Secretary of State Condoleezza Rice said Monday she will seek international consensus for a cease-fire and a "lasting settlement" in the conflict between Lebanon and Israel through a U.N. Security Council resolution this week.
"I am convinced that only by achieving both will the Lebanese people be able to control their country and their future, and the people of Israel finally be able to live free of attack from terrorist groups in Lebanon," Rice told reporters here before departing for Washington.
Rice's marathon effort at shuttle diplomacy was marked by frustration, but she did manage to win a suspension — at least for now — of the aerial bombing by Israel, which has killed and maimed scores of innocent Lebanese men, women and children.
For eight days, Rice has been in meetings around the globe, trying to find a consensus to end the 20 days of fighting between Israel and Lebanon-based Hezbollah. She said the U.N. resolution that she will call for will include a cease-fire, political components to address issues that have repeatedly sparked fighting between the two countries and the authorization of an international force to help secure Lebanon.
Rice did not provide significant details on how the U.N. resolution she will seek would address the difficult political problems between the two states. Lebanon and Israel have disputed their border and other issues for decades.
Rice also welcomed Israel's decision to conditionally suspend air attacks on southern Lebanon for 48 hours, and hoped the suspension would be renewed.
"These are important, yet temporary measures," she said. "An urgent and more permanent end to this violence is something that we all want, and that we all must work together to achieve."
Rice moved quickly Sunday after an Israeli bomb strike on a house in southern Lebanon killed 56 people, mostly children and women, and won the bombing suspension.
The bombing had scarred her weeklong mission to halt the fighting between Israel and Hezbollah, prompting her to scrap a planned meeting with Lebanon's prime minister and arrange to return to Washington for consultation with President Bush.
Rice now goes home hoping to handle diplomatic negotiations from there for a "truly lasting settlement."
During her frenetic schedule of meetings with international leaders, she said she found consensus that armed groups — such as Hezbollah — must be prohibited in areas where the international force is ultimately deployed. She also said that Hezbollah should be disarmed, which will no doubt be a formidable task.
She also called for an international embargo against the delivery of weapons to any entity but the government of Lebanon. The United States has blamed Iran and Syria for supporting and supplying Hezbollah, which it considers a terror group.
Rice said she also found agreement on an international stabilization force that would support the urgent humanitarian work for the embattled Lebanese people and assist the country's armed forces to police Lebanon's 233-mile-long border with Syria.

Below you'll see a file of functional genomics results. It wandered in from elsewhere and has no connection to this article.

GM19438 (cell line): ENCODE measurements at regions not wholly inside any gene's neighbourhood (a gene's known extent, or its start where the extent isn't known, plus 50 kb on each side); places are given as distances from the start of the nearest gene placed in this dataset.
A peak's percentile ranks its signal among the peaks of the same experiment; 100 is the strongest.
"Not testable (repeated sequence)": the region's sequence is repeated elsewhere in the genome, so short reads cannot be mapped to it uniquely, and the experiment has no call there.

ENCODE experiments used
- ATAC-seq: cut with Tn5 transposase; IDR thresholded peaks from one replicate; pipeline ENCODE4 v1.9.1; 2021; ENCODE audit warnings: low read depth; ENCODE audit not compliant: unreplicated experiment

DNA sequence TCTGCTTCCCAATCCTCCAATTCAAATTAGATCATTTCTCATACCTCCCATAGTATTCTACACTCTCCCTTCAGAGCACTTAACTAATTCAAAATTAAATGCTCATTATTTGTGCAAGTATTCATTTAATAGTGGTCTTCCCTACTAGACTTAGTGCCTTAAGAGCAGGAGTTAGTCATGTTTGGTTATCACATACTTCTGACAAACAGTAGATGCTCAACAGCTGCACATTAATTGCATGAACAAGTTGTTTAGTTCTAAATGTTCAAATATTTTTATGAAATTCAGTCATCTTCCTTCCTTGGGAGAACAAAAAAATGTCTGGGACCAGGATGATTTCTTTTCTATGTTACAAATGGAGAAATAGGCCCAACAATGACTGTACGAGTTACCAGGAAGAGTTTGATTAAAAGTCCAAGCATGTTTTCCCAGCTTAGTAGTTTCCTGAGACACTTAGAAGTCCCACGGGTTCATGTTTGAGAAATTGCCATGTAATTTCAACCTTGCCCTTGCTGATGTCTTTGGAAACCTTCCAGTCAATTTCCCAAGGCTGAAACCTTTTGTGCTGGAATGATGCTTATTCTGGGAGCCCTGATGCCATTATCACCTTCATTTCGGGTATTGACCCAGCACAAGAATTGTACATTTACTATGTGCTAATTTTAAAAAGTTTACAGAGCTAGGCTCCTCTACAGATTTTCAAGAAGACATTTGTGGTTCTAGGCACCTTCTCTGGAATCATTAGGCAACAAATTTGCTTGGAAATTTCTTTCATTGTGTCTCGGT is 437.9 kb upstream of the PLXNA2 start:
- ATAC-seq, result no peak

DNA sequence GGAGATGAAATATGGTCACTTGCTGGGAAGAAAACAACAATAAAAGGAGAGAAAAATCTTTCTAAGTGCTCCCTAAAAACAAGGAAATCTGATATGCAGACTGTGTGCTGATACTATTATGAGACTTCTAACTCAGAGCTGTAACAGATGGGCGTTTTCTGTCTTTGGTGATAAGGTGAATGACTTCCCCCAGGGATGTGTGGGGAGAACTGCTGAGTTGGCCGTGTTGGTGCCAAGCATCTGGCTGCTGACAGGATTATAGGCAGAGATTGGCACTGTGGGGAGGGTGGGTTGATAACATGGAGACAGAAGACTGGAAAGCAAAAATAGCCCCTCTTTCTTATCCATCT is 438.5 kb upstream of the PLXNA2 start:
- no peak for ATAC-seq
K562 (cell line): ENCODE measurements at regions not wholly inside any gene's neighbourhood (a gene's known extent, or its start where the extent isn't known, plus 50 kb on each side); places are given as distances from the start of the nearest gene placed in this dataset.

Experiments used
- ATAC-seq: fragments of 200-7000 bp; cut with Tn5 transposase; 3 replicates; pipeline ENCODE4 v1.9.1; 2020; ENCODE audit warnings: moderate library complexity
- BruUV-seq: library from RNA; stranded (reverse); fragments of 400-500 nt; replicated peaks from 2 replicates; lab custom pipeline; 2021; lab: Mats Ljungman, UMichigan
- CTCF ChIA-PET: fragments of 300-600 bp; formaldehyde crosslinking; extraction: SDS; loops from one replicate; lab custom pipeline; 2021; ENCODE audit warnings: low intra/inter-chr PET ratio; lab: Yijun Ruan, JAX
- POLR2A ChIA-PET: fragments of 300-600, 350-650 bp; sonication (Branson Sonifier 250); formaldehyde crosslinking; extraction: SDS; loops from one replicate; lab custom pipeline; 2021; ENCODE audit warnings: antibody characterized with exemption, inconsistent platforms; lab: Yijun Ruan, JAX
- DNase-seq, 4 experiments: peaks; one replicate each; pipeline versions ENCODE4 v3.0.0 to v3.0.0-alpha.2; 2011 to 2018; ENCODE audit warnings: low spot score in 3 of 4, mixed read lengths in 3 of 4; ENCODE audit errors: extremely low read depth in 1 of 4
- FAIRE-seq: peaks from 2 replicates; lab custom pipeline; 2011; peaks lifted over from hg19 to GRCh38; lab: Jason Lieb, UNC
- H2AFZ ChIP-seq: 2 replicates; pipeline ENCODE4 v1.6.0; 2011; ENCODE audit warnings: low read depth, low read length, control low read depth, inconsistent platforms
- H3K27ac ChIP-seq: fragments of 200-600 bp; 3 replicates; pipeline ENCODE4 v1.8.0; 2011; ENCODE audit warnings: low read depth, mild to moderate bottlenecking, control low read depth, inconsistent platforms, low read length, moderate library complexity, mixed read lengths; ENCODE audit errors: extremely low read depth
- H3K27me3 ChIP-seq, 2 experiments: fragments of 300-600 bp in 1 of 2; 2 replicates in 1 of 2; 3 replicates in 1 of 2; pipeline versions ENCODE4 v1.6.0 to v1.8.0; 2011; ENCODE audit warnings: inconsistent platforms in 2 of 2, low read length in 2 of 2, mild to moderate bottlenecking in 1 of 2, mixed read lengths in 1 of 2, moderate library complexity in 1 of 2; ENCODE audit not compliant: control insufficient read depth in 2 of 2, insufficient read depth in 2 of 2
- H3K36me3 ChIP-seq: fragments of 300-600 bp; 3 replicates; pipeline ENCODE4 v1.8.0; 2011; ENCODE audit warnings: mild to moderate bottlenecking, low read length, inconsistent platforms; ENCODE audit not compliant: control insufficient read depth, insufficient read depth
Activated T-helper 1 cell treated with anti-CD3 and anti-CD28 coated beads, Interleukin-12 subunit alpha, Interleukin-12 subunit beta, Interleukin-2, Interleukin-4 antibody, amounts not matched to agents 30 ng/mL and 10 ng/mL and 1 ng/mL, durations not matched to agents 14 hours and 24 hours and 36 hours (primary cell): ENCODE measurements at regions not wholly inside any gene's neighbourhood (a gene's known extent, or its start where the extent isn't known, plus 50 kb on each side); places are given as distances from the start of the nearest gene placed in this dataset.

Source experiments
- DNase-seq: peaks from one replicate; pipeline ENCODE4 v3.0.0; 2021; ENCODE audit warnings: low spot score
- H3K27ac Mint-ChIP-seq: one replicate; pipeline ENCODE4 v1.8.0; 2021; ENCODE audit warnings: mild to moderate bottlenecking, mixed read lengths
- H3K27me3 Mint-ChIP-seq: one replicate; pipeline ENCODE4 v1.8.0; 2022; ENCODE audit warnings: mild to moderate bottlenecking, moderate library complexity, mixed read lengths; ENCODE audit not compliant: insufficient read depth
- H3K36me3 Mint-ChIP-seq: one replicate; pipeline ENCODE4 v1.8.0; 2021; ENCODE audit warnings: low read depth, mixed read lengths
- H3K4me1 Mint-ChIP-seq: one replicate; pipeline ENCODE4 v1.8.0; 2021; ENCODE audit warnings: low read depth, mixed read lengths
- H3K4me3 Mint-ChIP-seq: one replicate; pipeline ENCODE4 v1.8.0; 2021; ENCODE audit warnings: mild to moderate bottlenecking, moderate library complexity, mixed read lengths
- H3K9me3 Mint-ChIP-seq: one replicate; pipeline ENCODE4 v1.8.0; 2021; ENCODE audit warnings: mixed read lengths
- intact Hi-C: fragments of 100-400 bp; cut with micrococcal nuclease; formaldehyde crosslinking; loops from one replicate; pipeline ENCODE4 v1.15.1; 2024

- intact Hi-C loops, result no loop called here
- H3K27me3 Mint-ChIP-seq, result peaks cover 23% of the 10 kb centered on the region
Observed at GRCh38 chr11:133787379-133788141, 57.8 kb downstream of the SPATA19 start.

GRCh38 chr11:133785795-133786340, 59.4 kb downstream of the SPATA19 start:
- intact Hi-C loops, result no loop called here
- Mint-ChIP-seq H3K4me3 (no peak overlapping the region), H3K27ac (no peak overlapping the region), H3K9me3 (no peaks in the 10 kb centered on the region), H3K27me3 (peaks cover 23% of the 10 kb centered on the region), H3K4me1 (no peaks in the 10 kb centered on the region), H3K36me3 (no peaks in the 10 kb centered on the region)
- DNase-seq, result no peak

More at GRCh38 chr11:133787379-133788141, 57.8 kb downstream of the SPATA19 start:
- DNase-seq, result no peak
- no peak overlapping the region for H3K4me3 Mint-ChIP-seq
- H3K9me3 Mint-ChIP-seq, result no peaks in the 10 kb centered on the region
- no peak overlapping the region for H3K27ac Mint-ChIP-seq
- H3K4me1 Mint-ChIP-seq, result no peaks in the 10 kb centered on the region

Bush spoke with Rice by telephone twice on Sunday before the bombing suspension announcement and once afterward, his spokesman said.
A State Department official traveling with Rice and speaking on condition of anonymity said the secretary had been urging steps toward a break in the violence "for some time" and that the decision to push for a bombing suspension "was made in light of steadily deteriorating condition in the area."
Bush, at a White House T-ball game for youngsters, said, "Today's actions in the Middle East remind us that friends and allies must work together for a sustainable peace particularly for the sake of children."
Rice acknowledged to reporters the "pretty political and dicey circumstances" in which she found herself.
"Too many innocent people — Lebanese and Israeli — have suffered," Rice said. "Too many people have lost their lives. Too many families are homeless. And too many children have been killed, injured or are living in fear for their lives."
The bombing attack came at an especially inopportune time for Rice. Arriving Saturday for a second visit in a week to the Middle East, she hoped to broker an agreement that could serve as a foundation for a U.N. Security Council resolution.
International pressure is growing for the United States to call for a quick truce, even as Israeli officials say its military may need up to two weeks more to accomplish its objectives against Hezbollah, a Lebanese Shiite political party with its own militia.
A French-sponsored draft resolution, circulating this weekend among council members, calls for an immediate halt to fighting and seeks a wide new buffer zone in south Lebanon monitored by international forces and the Lebanese army.
In Beirut, Prime Minister Fuad Saniora said the attack on Lebanese civilians in the town of Qana showed a cease-fire is the only option.
Israeli Prime Minister Ehud Olmert, who agreed to the bombing suspension, expressed "great sorrow" for the deaths, but blamed Hezbollah for using the area to launch rockets into Israel.
Fighting that began after Hezbollah captured two Israeli soldiers has left more than 750 people dead; the vast majority are Lebanese civilians.
The Bush administration has stood by Israel's efforts to go after Hezbollah. But administration officials also have tried to find ways to support the fragile Lebanese democracy, which the U.S. sees as part of its vision for "the new Middle East" of healthy, elected governments.